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January 19, 2008

Writers Guild Strike

The Writers Guild strike is entering its 12th week and the union leadership is finding itself faced with a difficult decision - end the strike with a settlement similar to that of the recent Directors Guilds negotiations or to bunker down and prolong the strike.

This is not a fork in the road the union leadership expected to reach. If it is true that every action we take as individuals or as institutions opens the door for more choices then the labor action by the Writers Guild has brought them to a point where either choice they make at this juncture is problematic.

The recent Directors Guild settlement falls short of the demands of the Writers Guild, particularly in addressing the primary issue of new media. Jonathan Tasini, Executive Director of the Labor Research Association points out several problems with the Director's Guild settlement on his blog Working Life:

   My take: I think this is really a problem. It goes to the very question of union jurisdiction and what kind of world we will see in ten and twenty years. The DGA only gets jurisdiction over product currently under contract. That means that all non-union work--such as reality shows--will remain outside the new media jurisdiction.

    And any work done under those thresholds will not be covered. The industry is precisely moving to a lower-cost structure--doesn't that sound familiar? It's the "kid-in-the-garage" problem--content coming from everywhere and everyone. As I described it in a panel discussion I just spoke at this week, it's similar to the off-shoring of work in manufacturing. You have the world of the WGA, where the standards are decent, with wages, health care and pensions. And, then, you have Big Mediastan--that would be the world where there is no union, where there are no residuals, no pensions, no health care. The above provision agreed to by the DGA seems--seems--to allow the growth of Big Mediastan.  As an aside: it is one reason I believe that a critical component of the WGA's future--and that of the Screen Actors Guild--is to focus intensely on organizing the young kids today who are cranking out material using IMovie and other software. The unions have to get those younger--and older people--who are now producing content into the union now so that they don't become this mass of unorganized, low-wage labor that has no connection to the labor movement.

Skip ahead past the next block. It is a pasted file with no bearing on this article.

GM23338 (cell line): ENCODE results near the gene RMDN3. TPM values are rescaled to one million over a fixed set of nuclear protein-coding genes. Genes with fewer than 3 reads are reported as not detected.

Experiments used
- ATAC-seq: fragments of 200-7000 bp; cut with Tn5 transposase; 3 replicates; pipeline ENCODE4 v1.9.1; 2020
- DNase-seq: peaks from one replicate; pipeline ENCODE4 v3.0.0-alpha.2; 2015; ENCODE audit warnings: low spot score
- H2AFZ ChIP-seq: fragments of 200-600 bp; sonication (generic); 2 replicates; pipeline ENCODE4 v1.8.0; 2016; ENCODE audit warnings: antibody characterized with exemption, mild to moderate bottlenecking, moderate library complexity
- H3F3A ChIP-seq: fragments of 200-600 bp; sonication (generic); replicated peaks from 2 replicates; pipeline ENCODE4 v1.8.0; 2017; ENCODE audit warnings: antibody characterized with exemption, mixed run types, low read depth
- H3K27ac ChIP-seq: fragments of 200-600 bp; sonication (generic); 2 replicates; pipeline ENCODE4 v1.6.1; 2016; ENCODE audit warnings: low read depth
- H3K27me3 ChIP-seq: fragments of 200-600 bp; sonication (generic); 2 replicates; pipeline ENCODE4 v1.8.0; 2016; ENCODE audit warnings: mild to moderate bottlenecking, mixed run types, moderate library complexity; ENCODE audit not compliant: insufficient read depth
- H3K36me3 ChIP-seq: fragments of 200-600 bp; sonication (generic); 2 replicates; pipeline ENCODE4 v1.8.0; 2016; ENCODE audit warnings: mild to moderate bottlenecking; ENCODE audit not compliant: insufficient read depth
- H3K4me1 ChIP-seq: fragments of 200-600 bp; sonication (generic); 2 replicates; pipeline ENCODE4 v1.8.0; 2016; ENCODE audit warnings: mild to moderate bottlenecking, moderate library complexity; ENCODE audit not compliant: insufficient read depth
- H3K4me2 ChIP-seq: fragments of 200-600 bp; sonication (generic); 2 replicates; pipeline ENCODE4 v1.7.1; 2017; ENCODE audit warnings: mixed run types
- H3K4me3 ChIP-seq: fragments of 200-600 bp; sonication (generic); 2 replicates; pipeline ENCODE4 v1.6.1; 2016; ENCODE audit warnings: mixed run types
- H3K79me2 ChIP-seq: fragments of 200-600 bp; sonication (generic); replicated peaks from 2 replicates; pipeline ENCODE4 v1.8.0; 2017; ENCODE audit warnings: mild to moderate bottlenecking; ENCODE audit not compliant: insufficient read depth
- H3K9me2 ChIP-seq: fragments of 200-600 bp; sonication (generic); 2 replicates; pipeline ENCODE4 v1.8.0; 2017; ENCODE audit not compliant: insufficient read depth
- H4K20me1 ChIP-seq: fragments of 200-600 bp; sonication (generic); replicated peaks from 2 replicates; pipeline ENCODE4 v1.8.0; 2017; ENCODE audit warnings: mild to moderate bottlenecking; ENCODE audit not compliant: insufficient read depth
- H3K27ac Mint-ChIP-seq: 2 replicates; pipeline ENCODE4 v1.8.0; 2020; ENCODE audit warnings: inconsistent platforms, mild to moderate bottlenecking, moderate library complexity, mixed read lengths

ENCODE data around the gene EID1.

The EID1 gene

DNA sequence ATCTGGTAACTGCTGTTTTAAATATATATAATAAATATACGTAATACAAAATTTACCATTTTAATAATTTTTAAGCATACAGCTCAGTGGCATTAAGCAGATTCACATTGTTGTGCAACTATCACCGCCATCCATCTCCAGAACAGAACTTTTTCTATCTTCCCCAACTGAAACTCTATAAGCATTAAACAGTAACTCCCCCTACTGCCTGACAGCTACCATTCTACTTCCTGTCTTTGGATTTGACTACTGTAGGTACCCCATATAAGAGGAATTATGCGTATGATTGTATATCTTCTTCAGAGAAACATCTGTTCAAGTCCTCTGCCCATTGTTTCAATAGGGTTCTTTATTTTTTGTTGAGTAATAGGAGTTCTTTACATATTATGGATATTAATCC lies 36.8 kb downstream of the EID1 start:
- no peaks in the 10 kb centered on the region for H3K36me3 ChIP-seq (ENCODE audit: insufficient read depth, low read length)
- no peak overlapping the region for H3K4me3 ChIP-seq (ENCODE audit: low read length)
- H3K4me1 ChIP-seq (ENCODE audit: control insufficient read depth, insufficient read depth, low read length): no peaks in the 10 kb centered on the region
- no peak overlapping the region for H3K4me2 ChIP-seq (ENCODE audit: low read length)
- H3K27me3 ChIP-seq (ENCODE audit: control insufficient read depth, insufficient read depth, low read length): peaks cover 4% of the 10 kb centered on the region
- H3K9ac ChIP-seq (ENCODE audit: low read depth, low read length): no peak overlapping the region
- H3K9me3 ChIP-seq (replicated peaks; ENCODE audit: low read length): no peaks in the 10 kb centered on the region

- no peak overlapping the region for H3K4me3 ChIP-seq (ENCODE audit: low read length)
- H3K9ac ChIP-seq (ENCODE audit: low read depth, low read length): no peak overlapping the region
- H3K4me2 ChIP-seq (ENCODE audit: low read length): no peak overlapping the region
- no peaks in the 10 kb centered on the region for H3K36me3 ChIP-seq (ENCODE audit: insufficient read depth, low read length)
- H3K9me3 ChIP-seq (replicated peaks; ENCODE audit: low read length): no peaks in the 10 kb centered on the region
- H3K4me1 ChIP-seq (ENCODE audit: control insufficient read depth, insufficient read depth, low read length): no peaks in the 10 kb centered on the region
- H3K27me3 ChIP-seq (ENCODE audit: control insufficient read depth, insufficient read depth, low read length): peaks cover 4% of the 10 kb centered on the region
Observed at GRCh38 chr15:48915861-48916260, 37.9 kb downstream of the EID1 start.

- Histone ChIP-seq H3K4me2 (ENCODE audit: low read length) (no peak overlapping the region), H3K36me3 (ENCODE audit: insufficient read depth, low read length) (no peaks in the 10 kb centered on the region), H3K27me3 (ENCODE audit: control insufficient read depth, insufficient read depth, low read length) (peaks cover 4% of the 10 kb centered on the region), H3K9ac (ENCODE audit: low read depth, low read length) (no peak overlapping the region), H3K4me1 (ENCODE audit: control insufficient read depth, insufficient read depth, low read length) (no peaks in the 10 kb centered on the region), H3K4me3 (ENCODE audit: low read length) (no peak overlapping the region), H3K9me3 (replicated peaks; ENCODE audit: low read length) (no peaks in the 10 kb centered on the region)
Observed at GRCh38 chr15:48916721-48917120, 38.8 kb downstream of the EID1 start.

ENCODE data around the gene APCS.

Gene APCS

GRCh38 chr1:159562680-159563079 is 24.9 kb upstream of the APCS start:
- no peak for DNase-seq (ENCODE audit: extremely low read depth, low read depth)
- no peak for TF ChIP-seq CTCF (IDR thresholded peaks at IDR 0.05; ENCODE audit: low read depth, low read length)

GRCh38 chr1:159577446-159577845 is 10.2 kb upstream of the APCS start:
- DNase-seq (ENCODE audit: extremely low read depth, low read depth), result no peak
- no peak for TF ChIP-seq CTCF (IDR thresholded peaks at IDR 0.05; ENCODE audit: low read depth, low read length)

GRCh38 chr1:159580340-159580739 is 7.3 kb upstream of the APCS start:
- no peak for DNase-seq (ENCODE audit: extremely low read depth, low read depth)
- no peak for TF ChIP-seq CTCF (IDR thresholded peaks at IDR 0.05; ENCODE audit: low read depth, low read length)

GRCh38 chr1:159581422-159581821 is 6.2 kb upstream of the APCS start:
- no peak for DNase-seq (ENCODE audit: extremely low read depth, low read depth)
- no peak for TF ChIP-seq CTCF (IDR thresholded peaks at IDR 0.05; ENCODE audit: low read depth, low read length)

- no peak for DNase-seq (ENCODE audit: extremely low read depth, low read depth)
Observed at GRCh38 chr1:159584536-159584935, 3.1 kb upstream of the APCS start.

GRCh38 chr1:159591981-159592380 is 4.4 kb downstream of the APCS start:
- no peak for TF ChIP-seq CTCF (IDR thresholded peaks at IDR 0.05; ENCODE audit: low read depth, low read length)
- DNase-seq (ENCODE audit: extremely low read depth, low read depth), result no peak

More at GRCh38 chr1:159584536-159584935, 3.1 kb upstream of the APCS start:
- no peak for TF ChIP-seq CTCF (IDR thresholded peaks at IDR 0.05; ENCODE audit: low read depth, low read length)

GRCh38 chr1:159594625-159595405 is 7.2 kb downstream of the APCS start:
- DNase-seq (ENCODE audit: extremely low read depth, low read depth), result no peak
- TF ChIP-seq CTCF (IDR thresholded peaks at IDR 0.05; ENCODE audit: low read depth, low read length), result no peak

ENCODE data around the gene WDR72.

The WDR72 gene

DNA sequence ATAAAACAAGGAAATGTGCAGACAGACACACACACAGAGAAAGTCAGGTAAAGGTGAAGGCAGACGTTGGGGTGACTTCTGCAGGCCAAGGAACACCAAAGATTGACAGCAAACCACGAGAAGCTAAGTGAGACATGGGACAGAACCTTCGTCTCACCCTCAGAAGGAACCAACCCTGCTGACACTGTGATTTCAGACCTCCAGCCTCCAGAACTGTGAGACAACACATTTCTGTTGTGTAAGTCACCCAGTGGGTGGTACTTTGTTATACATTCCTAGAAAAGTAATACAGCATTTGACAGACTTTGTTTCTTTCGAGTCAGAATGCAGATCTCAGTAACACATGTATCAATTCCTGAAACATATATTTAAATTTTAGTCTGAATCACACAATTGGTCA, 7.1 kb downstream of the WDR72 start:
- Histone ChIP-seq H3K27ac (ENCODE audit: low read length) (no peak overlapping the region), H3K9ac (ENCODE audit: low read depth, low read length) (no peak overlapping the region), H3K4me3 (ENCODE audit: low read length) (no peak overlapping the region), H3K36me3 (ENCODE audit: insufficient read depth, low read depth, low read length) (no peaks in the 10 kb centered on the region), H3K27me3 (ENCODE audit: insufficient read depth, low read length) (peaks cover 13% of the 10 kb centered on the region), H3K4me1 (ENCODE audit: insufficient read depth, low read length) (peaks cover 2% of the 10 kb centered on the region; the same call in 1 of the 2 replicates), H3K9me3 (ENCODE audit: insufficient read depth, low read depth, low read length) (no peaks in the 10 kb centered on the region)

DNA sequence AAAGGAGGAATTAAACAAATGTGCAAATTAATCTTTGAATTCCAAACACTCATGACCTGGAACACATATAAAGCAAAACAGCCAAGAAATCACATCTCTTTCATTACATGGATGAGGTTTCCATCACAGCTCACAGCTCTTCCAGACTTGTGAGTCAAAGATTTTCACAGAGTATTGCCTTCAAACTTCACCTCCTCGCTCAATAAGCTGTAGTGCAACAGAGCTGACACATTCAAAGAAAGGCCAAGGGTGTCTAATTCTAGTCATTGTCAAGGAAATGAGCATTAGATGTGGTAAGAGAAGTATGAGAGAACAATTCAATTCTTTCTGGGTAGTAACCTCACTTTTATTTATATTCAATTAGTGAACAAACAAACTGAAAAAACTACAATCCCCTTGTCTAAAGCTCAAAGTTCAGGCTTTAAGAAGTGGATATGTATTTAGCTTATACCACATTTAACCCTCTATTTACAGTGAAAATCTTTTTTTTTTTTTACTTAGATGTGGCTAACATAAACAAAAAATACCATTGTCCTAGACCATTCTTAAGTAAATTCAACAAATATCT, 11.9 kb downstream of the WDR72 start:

If the WGA agreed to those terms, it would basically be giving up on an important issue: union jurisdiction.

On the other hand, if the Writers Guilds' leadership prolongs the strike they face a serious risk of losing the  dispute. As today's NY Times  and LA Times articles point out there is pressure within the WGA to put an end to the strike. Some members are beginning to feel that if they can't win in 12 weeks they wont win by holding out one day more.

There are a couple of fascinating aspects to this strike that force us to ask some questions. For one, the Chief Negotiator for the Writers Guild is David Young who was profiled in a Wall Street Journal article a few weeks back: